According to Edith Reiter's 2014 book, this instrument was completed on 10 September 2010; it is a model 36 voll cons ("full conservatory system"). Comparing this instrument to heckelphone #5007 (completed in 1999), significant changes in the mechanics of the four keys for the left little finger and the design of the bell can be seen. This instrument was first acquired by bassoonist Jim Schaeffer (New York City, NY, USA).
As artistic and general director of the Center for Contemporary Opera in New York (NY) and, before that, as director of Long Leaf Opera in Raleigh (NC), Jim Schaeffer has produced and/or developed more than 90 operas. He also held positions as principal bassoonist for orchestras in Virginia Beach (VĂ), Montgomery (AL) and Cambridge (UK). Before his career in music, he served as a senior officer in the US Air Force and worked as a NATO liaison officer during the siege of Sarajevo. Furthermore, he worked in the electronics industry and held a position as an adjunct professor in the business and philosophy departments at North Carolina Wesleyan College. Jim placed the order for heckelphone #5021 on 29 December 2009 and was fortunate to be able to pick up the completed instrument from the Heckel workshop in Biebrich in 2010. While Jim owned the instrument, it was used on at least three occasions for performances with the New York Philharmonic Orchestra.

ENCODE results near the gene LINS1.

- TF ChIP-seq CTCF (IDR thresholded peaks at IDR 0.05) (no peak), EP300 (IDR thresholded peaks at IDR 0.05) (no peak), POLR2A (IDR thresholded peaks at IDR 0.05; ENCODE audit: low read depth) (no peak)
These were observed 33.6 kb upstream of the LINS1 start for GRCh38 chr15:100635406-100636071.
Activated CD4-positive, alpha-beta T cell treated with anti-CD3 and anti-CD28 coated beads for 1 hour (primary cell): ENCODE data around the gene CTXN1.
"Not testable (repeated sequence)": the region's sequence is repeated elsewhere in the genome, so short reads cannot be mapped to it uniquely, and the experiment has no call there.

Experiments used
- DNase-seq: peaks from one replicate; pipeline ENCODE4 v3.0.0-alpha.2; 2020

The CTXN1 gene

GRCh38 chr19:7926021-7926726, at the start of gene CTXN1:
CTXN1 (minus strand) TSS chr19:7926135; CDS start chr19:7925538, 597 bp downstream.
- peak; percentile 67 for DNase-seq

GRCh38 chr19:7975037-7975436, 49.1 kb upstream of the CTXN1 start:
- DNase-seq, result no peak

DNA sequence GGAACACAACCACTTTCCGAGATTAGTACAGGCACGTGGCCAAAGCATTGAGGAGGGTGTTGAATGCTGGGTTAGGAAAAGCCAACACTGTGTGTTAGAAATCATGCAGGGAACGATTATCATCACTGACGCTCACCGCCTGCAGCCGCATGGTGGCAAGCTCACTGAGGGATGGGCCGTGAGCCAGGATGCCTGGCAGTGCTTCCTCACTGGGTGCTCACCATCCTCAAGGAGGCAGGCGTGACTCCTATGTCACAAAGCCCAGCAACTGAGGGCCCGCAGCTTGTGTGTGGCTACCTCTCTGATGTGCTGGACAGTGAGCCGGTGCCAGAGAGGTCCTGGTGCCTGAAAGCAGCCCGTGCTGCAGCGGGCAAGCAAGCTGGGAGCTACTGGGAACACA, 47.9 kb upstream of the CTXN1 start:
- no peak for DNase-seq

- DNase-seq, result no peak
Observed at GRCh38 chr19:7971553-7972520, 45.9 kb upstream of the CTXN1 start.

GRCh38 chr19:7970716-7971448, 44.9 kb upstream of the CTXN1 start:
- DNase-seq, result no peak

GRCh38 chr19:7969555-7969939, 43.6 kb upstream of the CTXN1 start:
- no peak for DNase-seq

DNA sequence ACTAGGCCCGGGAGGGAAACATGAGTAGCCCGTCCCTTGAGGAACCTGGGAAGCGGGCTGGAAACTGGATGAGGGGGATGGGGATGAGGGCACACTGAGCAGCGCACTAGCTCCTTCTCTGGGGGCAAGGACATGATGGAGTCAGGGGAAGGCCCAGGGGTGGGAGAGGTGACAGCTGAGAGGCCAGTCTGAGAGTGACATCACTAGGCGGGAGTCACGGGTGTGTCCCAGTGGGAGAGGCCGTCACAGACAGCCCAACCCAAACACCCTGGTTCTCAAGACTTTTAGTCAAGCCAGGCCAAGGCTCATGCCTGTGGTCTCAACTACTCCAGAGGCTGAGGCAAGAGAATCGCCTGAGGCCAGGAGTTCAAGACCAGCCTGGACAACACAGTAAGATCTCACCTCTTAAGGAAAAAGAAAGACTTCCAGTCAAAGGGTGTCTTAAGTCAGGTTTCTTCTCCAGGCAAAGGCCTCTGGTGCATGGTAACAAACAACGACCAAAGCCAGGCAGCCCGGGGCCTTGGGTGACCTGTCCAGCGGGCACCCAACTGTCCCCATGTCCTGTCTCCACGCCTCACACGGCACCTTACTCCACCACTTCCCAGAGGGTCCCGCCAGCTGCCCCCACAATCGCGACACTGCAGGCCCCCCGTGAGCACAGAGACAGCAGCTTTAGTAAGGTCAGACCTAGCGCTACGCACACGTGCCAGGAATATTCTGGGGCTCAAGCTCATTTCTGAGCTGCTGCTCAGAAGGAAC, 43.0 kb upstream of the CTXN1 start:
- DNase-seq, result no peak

As of March 2020, heckelphone #5021 is owned and played by Holger Hoos, a serious amateur bassoonist and professional computer scientist based in the Netherlands, who had been dreaming of playing the heckelphone for decades before finally acquiring this instrument in May 2019, after Jim Schaeffer had decided to pass it on to someone who would be able to play it more often than he was able to at the time.
This instrument is in regular use and in outstanding condition.